Senator Friedman has sponsored the following bills relative to pensions and retirement in the 2019-2020 legislative session:
- Summary: This bill would allow a small subset of severely injured public safety officers that retire due to accidental disability because they were the victims of a violent act injury to be eligible to receive 100% of their regular compensation, including applicable benefits and stipends, until they reach the age of mandatory retirement. At that time, they would be eligible for 80% of the pension including cost of living (COLA) increases. Under current law, a first responder forced to retire due to a “violent act injury” can only receive benefits through the local retirement board via the home rule legislative process. This process is onerous and has resulted in disparate benefits being granted on a case-by-case basis.
- Summary: This bill would make a one-time, permanent increase to the annual pension amount for public employees who retired prior to July 2004 (or their survivor) and who selected either Option (b) or Option (c). In addition, this legislation would address an inequity created in July 2004 when the Massachusetts Legislature voted to reduce the penalties of those selecting Option (b) or Option (c), leaving an inequity for those who retired previously, as they not only have smaller pensions, on average, but they now also experience a significantly greater penalty for not electing Option (a).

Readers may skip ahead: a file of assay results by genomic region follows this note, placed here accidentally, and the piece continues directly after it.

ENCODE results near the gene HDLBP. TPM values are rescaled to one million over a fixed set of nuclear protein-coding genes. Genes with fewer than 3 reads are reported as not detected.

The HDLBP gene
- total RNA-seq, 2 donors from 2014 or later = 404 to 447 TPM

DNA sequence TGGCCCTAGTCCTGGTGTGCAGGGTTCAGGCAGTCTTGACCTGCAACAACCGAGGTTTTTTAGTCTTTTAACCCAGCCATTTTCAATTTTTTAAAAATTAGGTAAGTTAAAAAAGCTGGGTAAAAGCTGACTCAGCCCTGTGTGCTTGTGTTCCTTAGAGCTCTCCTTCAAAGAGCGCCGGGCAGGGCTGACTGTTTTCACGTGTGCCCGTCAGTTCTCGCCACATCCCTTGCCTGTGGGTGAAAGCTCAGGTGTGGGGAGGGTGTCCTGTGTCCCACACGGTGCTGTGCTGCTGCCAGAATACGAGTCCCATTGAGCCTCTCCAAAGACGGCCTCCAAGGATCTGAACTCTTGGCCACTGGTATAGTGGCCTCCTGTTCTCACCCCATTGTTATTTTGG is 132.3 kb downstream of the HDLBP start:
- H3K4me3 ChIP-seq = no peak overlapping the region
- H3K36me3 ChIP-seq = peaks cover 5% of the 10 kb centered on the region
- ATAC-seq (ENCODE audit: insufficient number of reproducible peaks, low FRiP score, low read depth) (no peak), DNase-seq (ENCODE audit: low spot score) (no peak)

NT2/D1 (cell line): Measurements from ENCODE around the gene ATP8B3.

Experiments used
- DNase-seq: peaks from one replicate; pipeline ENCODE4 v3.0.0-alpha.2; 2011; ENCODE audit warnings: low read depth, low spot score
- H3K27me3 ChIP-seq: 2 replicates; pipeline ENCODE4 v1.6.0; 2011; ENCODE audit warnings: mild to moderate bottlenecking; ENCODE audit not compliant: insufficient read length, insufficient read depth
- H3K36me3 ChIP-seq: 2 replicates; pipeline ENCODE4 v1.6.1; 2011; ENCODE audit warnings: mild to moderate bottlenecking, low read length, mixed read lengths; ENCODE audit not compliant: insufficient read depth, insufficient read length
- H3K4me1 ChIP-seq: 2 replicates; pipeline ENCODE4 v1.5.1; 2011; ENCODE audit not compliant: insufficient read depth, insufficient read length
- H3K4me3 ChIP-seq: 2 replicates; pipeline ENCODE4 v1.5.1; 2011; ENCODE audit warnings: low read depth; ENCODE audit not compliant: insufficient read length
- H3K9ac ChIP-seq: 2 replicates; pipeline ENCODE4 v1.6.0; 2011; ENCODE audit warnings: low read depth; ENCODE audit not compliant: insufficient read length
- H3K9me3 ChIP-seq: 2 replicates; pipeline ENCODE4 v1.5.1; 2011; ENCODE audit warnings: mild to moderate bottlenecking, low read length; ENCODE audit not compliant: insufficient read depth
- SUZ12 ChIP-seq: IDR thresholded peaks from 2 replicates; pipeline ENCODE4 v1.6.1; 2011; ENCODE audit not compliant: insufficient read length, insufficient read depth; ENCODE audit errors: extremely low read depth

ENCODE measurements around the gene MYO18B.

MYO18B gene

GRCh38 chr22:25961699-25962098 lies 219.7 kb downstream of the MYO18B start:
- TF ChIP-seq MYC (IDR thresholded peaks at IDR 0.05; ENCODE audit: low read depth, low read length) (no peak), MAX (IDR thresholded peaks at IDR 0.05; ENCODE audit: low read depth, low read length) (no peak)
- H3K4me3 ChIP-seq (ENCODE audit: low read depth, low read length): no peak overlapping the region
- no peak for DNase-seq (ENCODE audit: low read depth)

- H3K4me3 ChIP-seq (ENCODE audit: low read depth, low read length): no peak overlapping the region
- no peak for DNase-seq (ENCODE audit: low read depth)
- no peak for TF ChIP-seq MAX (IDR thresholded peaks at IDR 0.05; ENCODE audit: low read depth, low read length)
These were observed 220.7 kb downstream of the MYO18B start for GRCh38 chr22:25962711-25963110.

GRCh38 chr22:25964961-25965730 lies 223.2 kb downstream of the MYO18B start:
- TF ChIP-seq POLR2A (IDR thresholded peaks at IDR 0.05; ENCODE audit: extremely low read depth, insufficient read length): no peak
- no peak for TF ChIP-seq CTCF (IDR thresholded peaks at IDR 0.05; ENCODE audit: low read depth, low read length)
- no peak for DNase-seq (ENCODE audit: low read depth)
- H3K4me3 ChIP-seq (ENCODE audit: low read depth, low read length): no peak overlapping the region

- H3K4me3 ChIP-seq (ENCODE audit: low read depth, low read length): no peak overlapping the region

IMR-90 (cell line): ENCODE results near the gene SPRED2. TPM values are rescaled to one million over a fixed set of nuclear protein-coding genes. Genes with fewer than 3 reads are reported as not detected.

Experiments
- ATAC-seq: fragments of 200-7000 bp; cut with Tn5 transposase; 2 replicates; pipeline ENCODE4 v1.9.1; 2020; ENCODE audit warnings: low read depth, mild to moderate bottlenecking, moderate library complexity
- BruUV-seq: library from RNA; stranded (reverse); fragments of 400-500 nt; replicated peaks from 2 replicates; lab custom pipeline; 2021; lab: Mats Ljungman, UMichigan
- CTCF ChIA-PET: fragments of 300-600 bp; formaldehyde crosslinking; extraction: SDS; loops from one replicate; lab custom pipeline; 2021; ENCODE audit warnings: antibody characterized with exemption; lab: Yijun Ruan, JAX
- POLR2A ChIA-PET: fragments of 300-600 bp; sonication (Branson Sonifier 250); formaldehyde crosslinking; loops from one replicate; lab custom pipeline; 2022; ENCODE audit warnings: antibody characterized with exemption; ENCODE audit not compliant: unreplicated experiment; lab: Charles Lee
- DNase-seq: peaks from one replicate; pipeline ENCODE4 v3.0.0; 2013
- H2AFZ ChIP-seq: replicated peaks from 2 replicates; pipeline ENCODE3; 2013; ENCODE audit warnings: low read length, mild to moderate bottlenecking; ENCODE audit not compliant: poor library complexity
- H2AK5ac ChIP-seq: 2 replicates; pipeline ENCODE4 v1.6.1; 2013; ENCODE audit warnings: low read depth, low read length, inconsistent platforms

- Summary: This bill would change Massachusetts General Law Chapter 32, section 12 to allow members of the retirement system to choose more than one beneficiary. Many active duty public safety personnel have multiple beneficiaries they would like to be able to leave a pension for (i.e., more than one child) in the event of an untimely death.
- Summary: This bill would stipulate that, upon the death of an active state employee outside of work, their spouse may be entitled to an Option (d) survivor pension, which is similar to survivor benefits afforded under Social Security. Currently, the maximum Option (d) pension for a state employee or state employee survivor is $500 dollars per month. The legislation would increase the Option (d) maximum pension from $500 to $750 per month, or from $6,000 to $9,000 annually.
- Summary: This bill would clarify that any teacher or member of the state retirement system who transfers into the state teachers retirement system as a teacher and begins contributing to the teachers’ retirement system on or after July 1, 2019 will be automatically enrolled in the alternative superannuation retirement benefit program known as the “Retirement Plus” (R+) program. Eligible persons would be given a one-time opportunity to elect out of the R+ program. Current eligible persons who transferred into the Massachusetts Teachers’ Retirement System (MTRS) would be given a new one-time opportunity to elect into the R+ program.